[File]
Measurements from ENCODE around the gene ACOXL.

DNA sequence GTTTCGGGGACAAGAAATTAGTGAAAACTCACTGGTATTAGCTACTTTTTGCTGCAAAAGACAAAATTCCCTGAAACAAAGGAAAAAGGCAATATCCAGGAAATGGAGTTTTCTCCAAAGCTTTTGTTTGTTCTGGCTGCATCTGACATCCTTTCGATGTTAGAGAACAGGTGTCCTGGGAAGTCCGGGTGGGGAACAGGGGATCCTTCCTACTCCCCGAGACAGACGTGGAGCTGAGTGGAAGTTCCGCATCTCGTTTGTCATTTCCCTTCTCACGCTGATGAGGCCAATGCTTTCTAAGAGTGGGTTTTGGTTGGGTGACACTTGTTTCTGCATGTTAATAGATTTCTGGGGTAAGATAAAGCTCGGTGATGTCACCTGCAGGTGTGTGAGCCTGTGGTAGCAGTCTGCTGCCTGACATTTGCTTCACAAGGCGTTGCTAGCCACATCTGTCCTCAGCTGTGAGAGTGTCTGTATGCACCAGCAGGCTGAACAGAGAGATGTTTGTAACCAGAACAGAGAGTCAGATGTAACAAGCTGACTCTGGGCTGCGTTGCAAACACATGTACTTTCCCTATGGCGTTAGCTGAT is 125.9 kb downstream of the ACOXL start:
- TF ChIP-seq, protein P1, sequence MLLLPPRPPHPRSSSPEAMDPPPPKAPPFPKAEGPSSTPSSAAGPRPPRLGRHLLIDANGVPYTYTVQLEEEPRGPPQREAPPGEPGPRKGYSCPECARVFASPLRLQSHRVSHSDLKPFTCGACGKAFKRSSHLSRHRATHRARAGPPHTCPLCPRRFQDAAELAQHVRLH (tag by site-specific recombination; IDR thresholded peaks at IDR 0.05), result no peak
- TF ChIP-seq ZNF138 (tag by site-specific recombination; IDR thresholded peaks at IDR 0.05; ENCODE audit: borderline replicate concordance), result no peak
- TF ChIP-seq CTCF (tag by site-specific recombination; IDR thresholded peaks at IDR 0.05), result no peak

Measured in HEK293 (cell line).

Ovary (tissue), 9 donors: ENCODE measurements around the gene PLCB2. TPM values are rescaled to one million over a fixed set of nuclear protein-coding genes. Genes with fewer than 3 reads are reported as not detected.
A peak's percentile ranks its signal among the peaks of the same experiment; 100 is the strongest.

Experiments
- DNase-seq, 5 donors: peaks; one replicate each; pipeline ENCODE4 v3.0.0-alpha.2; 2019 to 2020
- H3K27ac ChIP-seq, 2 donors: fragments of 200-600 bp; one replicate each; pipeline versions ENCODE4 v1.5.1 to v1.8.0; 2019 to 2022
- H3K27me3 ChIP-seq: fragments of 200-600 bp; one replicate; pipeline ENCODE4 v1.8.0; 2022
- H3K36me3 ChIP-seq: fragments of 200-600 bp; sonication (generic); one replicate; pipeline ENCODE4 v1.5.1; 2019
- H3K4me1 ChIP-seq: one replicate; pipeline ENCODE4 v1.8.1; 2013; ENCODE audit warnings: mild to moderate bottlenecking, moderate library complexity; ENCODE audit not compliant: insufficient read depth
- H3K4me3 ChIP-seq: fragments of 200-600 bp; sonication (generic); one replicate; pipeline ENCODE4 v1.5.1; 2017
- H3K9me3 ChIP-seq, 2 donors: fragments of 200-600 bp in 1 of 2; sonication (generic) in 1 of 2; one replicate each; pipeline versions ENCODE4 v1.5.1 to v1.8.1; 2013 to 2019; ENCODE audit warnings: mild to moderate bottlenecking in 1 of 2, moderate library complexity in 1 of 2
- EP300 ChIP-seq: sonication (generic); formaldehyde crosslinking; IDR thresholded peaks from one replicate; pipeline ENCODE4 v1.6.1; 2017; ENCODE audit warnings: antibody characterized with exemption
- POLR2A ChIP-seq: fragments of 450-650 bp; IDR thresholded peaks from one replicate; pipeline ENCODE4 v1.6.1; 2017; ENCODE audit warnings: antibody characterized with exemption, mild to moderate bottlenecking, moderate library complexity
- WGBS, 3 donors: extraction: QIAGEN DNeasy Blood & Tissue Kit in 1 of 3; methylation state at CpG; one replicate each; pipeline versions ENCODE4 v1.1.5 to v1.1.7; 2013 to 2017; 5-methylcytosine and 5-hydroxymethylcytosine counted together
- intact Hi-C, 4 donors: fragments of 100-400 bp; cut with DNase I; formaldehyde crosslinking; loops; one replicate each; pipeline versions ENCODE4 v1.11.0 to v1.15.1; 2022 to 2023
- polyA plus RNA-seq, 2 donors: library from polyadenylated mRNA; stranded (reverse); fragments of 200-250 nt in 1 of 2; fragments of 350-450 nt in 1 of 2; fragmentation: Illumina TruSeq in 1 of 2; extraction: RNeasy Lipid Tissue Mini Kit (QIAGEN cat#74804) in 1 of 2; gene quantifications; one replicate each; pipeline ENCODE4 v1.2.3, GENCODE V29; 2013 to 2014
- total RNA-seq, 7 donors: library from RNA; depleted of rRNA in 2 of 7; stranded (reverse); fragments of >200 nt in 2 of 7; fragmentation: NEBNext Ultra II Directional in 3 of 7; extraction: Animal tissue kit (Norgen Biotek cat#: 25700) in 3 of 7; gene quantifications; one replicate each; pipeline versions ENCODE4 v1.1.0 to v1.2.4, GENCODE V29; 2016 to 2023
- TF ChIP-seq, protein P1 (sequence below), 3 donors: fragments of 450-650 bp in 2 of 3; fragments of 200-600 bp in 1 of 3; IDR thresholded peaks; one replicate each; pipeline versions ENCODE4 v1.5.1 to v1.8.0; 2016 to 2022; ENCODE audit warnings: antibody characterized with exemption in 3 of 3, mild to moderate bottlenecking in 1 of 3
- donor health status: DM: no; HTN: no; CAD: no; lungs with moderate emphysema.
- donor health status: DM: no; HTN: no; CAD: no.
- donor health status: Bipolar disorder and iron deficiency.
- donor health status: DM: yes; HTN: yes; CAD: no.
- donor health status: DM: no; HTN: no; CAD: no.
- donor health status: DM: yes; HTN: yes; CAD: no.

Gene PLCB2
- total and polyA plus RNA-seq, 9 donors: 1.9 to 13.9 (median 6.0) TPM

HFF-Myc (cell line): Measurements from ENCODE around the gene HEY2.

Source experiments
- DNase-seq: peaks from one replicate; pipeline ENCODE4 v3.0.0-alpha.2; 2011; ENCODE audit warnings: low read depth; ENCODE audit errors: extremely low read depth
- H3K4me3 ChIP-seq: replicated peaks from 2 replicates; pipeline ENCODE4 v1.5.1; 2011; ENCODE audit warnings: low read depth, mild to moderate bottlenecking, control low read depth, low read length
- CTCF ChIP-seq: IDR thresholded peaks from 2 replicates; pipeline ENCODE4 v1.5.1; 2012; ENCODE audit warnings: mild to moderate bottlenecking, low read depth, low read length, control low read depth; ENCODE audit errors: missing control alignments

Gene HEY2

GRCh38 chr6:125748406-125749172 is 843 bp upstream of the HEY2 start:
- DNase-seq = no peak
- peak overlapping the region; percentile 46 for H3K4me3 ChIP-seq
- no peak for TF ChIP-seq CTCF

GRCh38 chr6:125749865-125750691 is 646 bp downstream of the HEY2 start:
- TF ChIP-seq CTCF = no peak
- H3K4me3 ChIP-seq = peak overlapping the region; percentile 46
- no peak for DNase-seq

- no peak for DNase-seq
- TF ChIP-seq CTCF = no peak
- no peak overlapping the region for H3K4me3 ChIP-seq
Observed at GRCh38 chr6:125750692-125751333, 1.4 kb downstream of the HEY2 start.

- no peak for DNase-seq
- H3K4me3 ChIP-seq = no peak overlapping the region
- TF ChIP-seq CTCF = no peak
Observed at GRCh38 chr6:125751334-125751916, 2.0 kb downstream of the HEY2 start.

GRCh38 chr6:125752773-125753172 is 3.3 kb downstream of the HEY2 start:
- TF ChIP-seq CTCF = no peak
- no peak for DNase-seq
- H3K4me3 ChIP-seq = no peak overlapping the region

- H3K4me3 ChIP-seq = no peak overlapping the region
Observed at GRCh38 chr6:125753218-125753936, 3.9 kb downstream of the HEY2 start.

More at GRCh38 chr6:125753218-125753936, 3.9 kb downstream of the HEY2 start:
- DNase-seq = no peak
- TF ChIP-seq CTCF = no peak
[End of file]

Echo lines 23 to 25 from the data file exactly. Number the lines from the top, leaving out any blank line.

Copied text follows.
- TF ChIP-seq, protein P1 (sequence below), 3 donors: fragments of 450-650 bp in 2 of 3; fragments of 200-600 bp in 1 of 3; IDR thresholded peaks; one replicate each; pipeline versions ENCODE4 v1.5.1 to v1.8.0; 2016 to 2022; ENCODE audit warnings: antibody characterized with exemption in 3 of 3, mild to moderate bottlenecking in 1 of 3
- donor health status: DM: no; HTN: no; CAD: no; lungs with moderate emphysema.
- donor health status: DM: no; HTN: no; CAD: no.